The next two seasons were the greatest of his career. Playing 73 games in a 78 game schedule, Parent sparkled in leading the league with a 1.89 GAA and 12 shutouts. He shared the Vezina Trophy with Chicago's Tony Esposito and was named a first team all-star as the Flyers skated to a first place finish in the West Division. He won the Conn Smythe Trophy (playoff MVP) and the Flyers won the first of consecutive Stanley Cup Championships. The following year, he won another Vezina Trophy, a second Conn Smythe Trophy and the Stanley Cup. "Only the Lord saves more than Bernie Parent" became a catch-phrase and bumper sticker in Philadelphia in those years.
Following the championship seasons, Parent was sidelined by injury and appeared in only 11 games in 1975–76. Over the next three seasons, he experienced difficulties at times. Plante, although in retirement, continued to have a strong influence on Parent's career. Parent, like Plante, was a stand-up type goalie. At one point Parent was playing poorly and considering retirement. Plante watched him practice in Philadelphia for two days, then told Parent exactly what he was doing wrong: sitting back on his heels, backing into his crease and losing concentration. Parent heeded Plante's advice and returned to form.
On February 17, 1979, Parent suffered a career-ending eye injury in a game against the New York Rangers. An errant stick entered the right eye hole of his mask, causing permanent damage to his vision. After hospitalization, including the complete loss of sight for two weeks, Parent recovered and eventually regained sight, although not at the level required to resume his playing career. This incident, as well as the ending of Gerry Desjardin's career when a puck struck his eye in 1977, lead many NHL goalies to switch from fibreglass facemasks toward the cage and helmet style, and resulted in many amateur and junior leagues banning fibreglass masks altogether, mandating the helmet/cage combo.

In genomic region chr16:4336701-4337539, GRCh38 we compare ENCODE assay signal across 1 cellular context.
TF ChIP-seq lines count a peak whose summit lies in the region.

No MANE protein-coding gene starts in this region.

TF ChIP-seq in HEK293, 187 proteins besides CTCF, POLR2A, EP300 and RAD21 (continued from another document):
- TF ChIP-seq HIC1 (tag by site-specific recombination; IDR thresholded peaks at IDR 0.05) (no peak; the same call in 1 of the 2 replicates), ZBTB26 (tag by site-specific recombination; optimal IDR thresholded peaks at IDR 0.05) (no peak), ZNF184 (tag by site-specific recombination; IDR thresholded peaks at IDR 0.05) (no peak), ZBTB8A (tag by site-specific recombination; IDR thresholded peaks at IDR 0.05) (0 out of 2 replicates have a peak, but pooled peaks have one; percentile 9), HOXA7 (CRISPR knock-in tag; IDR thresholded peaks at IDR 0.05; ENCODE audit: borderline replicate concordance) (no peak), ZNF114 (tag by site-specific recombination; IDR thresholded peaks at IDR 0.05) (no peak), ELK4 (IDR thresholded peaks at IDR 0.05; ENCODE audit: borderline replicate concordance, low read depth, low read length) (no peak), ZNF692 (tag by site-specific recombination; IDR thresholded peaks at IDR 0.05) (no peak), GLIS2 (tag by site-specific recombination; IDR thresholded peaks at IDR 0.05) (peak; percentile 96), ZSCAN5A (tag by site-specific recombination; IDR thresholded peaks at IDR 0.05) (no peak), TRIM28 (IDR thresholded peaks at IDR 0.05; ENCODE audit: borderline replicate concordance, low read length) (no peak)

After Parent's retirement, the Flyers retired his jersey number (1) in his honor. He spent several years in the Flyers organization as goaltending coach, mentoring future Vezina-winning goalies Ron Hextall and the late Pelle Lindbergh, the latter of whom idolized Parent as a youngster in his native Sweden. Today, he is employed by the Flyers as Ambassador of Hockey. He can be seen at Flyers home games on the concourse.
Parent was inducted into the Hockey Hall of Fame in 1984. In 1998, he was ranked number 63 on The Hockey News' list of the 100 Greatest Hockey Players.
On December 7, 2011, Parent announced via Twitter that he would be playing in the 2012 NHL Winter Classic Alumni Game, to be held on December 31, 2011. Parent started in goal for the Flyers, playing five minutes and letting in no goals on five shots. He was later named the first star of the game.
Awards and achievements 
- Memorial Cup championship in 1965.
- Selected to the WHA Second All-Star Team in 1973.
- Selected to the NHL First All-Star Team in 1974 and 1975.
- Conn Smythe Trophy winner in 1974 and 1975.
- Vezina Trophy winner in 1974 and 1975.
- Stanley Cup championships in 1974 and 1975.